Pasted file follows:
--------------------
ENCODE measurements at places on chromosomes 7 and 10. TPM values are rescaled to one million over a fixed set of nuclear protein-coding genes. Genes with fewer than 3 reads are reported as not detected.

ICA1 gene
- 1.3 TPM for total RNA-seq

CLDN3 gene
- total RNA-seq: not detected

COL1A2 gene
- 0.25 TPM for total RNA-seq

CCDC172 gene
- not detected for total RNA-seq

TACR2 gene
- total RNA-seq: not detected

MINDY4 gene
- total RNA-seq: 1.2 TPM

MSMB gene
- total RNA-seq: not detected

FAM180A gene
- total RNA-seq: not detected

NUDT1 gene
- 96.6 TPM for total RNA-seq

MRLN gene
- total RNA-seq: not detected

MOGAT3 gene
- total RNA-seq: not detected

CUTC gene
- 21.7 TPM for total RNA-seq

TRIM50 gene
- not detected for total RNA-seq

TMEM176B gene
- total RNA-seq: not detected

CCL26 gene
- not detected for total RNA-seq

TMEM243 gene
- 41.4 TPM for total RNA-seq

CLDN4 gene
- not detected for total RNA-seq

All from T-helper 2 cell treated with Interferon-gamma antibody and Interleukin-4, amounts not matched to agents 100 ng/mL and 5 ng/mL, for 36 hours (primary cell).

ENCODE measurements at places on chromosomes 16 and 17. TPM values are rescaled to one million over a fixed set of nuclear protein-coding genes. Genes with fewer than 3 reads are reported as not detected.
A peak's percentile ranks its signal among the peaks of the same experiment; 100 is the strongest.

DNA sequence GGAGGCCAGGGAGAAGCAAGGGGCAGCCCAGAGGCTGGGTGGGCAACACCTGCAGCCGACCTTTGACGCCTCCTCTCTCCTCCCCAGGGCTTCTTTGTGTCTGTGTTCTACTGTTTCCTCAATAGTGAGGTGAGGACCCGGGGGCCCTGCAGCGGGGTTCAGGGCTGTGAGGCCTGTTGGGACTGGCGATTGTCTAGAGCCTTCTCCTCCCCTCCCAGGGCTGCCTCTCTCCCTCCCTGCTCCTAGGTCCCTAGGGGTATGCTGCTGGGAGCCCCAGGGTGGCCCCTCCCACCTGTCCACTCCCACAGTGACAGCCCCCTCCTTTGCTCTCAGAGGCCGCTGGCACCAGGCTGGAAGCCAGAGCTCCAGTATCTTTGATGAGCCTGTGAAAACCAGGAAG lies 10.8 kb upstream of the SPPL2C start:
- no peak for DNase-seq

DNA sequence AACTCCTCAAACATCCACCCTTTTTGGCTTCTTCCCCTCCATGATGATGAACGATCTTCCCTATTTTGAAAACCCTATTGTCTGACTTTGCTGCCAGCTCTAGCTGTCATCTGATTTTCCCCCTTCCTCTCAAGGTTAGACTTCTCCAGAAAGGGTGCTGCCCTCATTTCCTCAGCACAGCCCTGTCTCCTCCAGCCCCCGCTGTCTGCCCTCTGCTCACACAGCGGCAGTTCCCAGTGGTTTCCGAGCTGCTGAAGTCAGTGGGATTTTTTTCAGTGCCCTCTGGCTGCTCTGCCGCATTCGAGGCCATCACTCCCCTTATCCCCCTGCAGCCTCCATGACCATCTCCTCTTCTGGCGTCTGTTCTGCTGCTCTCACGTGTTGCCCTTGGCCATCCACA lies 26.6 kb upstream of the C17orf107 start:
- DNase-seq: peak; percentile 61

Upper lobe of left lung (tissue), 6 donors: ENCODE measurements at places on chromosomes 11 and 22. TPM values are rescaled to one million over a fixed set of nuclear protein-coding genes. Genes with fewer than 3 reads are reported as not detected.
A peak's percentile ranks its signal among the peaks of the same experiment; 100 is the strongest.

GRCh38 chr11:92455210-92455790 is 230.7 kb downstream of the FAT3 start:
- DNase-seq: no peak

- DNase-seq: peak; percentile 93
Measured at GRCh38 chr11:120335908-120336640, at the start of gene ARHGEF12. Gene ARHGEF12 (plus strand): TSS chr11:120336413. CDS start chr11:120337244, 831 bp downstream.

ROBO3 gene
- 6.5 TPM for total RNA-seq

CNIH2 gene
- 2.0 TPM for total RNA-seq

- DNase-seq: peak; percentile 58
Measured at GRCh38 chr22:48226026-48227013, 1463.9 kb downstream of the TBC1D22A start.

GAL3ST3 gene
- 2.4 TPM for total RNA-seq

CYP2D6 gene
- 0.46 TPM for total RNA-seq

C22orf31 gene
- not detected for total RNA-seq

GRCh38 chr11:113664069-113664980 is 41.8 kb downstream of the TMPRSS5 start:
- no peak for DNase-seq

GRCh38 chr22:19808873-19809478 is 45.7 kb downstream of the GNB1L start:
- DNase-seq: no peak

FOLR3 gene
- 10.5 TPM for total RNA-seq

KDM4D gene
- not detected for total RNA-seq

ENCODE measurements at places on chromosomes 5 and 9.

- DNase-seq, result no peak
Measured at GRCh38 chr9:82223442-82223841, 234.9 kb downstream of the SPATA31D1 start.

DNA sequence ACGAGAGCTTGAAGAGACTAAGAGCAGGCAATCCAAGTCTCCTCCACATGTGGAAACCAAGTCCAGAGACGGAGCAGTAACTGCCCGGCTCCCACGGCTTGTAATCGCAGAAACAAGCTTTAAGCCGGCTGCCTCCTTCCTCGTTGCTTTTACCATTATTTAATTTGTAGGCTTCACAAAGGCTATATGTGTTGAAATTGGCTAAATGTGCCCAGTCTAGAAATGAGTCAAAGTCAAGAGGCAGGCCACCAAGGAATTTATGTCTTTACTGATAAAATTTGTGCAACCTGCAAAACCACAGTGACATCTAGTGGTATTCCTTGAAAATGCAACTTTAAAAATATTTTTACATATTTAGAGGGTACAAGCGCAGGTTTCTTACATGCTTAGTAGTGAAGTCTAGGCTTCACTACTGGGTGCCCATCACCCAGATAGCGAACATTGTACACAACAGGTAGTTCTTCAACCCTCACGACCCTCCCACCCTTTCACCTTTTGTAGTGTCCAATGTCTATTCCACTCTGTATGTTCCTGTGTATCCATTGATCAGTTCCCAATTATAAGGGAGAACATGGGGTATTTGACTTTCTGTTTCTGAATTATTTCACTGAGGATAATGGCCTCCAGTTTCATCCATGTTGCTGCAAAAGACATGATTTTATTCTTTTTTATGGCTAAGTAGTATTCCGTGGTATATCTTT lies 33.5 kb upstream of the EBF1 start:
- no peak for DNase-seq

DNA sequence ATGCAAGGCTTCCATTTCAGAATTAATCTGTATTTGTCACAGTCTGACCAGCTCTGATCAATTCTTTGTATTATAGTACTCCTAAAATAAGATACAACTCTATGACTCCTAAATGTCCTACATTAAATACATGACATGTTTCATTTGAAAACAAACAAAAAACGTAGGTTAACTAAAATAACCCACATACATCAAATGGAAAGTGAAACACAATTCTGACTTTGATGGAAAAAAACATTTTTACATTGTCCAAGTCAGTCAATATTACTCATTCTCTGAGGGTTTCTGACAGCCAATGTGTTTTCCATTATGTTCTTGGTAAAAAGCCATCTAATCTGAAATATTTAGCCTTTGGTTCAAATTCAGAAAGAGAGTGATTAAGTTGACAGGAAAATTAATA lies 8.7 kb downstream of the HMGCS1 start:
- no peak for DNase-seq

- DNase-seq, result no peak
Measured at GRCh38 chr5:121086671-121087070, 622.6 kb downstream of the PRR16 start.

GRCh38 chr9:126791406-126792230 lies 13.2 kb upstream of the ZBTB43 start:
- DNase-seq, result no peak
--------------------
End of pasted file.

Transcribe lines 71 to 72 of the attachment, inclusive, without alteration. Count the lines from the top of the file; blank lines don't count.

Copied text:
Measured at GRCh38 chr9:82223442-82223841, 234.9 kb downstream of the SPATA31D1 start.

DNA sequence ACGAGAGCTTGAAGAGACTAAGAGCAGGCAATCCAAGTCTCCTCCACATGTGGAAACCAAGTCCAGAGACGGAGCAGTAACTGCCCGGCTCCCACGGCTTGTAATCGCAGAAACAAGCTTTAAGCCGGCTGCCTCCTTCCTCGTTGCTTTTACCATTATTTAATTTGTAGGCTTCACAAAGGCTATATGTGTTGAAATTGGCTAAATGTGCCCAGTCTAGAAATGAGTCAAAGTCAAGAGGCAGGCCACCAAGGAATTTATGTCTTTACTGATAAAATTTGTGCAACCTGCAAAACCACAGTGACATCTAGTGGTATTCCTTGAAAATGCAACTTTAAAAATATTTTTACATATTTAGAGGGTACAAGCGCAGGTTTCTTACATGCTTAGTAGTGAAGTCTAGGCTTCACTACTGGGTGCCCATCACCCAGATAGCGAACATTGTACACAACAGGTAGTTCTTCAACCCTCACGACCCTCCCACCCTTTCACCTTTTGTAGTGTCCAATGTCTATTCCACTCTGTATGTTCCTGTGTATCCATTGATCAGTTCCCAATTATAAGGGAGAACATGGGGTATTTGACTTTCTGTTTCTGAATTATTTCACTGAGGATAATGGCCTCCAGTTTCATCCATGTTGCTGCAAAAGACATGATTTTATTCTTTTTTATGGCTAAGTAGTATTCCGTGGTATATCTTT lies 33.5 kb upstream of the EBF1 start: